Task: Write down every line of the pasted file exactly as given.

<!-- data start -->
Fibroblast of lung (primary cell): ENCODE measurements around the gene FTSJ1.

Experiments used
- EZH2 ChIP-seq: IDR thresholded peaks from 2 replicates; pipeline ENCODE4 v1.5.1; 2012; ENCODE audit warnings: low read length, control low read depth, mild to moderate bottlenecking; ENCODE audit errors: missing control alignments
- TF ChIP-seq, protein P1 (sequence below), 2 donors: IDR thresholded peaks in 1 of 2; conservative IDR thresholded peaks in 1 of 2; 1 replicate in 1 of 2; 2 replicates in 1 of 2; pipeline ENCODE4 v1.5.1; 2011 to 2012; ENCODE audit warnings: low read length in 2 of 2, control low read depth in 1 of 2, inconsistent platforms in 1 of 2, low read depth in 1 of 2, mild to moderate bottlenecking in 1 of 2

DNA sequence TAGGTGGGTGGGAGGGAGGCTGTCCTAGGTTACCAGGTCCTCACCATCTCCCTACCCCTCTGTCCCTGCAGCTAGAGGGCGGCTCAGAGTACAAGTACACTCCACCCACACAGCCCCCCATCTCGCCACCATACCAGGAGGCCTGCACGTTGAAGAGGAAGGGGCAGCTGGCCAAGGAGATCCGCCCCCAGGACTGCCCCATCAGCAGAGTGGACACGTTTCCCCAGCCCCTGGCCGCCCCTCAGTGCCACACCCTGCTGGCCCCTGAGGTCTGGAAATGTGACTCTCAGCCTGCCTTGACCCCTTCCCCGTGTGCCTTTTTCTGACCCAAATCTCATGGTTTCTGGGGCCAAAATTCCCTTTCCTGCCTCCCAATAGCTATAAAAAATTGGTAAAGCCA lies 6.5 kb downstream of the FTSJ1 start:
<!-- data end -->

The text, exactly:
Fibroblast of lung (primary cell): ENCODE measurements around the gene FTSJ1.

Experiments used
- EZH2 ChIP-seq: IDR thresholded peaks from 2 replicates; pipeline ENCODE4 v1.5.1; 2012; ENCODE audit warnings: low read length, control low read depth, mild to moderate bottlenecking; ENCODE audit errors: missing control alignments
- TF ChIP-seq, protein P1 (sequence below), 2 donors: IDR thresholded peaks in 1 of 2; conservative IDR thresholded peaks in 1 of 2; 1 replicate in 1 of 2; 2 replicates in 1 of 2; pipeline ENCODE4 v1.5.1; 2011 to 2012; ENCODE audit warnings: low read length in 2 of 2, control low read depth in 1 of 2, inconsistent platforms in 1 of 2, low read depth in 1 of 2, mild to moderate bottlenecking in 1 of 2

DNA sequence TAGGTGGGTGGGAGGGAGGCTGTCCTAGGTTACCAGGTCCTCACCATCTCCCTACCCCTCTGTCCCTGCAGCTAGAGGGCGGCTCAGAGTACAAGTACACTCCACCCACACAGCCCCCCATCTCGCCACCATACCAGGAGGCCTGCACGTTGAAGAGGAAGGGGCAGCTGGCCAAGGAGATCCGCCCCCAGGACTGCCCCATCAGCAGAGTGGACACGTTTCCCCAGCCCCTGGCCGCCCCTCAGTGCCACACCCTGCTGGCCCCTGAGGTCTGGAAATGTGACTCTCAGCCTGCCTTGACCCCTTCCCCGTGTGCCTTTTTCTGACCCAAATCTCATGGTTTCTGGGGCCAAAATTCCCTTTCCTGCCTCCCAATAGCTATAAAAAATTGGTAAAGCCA lies 6.5 kb downstream of the FTSJ1 start: